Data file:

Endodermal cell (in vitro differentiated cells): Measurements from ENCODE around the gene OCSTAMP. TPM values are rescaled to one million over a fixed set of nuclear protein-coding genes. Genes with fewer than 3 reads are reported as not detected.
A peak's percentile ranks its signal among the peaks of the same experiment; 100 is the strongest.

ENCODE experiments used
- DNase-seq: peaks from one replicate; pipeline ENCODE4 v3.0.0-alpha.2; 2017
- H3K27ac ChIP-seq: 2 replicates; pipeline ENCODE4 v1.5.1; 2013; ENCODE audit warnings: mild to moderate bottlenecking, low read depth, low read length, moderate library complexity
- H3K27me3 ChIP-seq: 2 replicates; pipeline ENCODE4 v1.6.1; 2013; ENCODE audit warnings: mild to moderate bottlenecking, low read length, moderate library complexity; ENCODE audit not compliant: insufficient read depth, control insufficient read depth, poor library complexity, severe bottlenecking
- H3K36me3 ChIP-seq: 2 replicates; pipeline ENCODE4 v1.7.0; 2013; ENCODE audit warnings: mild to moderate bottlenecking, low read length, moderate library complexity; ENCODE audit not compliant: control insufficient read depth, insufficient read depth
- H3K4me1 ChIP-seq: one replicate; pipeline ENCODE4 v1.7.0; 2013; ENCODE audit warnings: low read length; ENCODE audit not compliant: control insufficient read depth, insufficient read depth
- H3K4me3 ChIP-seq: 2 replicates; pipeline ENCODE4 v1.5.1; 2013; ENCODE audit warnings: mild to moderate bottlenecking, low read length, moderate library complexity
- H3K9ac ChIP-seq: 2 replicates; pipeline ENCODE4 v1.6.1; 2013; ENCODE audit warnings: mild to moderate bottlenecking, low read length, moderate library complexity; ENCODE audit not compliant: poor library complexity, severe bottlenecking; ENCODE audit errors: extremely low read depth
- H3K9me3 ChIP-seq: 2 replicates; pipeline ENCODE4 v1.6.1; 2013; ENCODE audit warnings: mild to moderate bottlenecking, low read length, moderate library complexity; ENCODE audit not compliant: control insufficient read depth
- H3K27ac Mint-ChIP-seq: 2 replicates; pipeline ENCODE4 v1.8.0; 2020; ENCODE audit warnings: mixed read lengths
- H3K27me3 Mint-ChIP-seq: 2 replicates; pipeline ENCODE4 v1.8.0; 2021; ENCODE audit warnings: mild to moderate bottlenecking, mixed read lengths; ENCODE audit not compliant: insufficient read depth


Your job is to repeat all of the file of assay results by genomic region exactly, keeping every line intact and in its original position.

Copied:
Endodermal cell (in vitro differentiated cells): Measurements from ENCODE around the gene OCSTAMP. TPM values are rescaled to one million over a fixed set of nuclear protein-coding genes. Genes with fewer than 3 reads are reported as not detected.
A peak's percentile ranks its signal among the peaks of the same experiment; 100 is the strongest.

ENCODE experiments used
- DNase-seq: peaks from one replicate; pipeline ENCODE4 v3.0.0-alpha.2; 2017
- H3K27ac ChIP-seq: 2 replicates; pipeline ENCODE4 v1.5.1; 2013; ENCODE audit warnings: mild to moderate bottlenecking, low read depth, low read length, moderate library complexity
- H3K27me3 ChIP-seq: 2 replicates; pipeline ENCODE4 v1.6.1; 2013; ENCODE audit warnings: mild to moderate bottlenecking, low read length, moderate library complexity; ENCODE audit not compliant: insufficient read depth, control insufficient read depth, poor library complexity, severe bottlenecking
- H3K36me3 ChIP-seq: 2 replicates; pipeline ENCODE4 v1.7.0; 2013; ENCODE audit warnings: mild to moderate bottlenecking, low read length, moderate library complexity; ENCODE audit not compliant: control insufficient read depth, insufficient read depth
- H3K4me1 ChIP-seq: one replicate; pipeline ENCODE4 v1.7.0; 2013; ENCODE audit warnings: low read length; ENCODE audit not compliant: control insufficient read depth, insufficient read depth
- H3K4me3 ChIP-seq: 2 replicates; pipeline ENCODE4 v1.5.1; 2013; ENCODE audit warnings: mild to moderate bottlenecking, low read length, moderate library complexity
- H3K9ac ChIP-seq: 2 replicates; pipeline ENCODE4 v1.6.1; 2013; ENCODE audit warnings: mild to moderate bottlenecking, low read length, moderate library complexity; ENCODE audit not compliant: poor library complexity, severe bottlenecking; ENCODE audit errors: extremely low read depth
- H3K9me3 ChIP-seq: 2 replicates; pipeline ENCODE4 v1.6.1; 2013; ENCODE audit warnings: mild to moderate bottlenecking, low read length, moderate library complexity; ENCODE audit not compliant: control insufficient read depth
- H3K27ac Mint-ChIP-seq: 2 replicates; pipeline ENCODE4 v1.8.0; 2020; ENCODE audit warnings: mixed read lengths
- H3K27me3 Mint-ChIP-seq: 2 replicates; pipeline ENCODE4 v1.8.0; 2021; ENCODE audit warnings: mild to moderate bottlenecking, mixed read lengths; ENCODE audit not compliant: insufficient read depth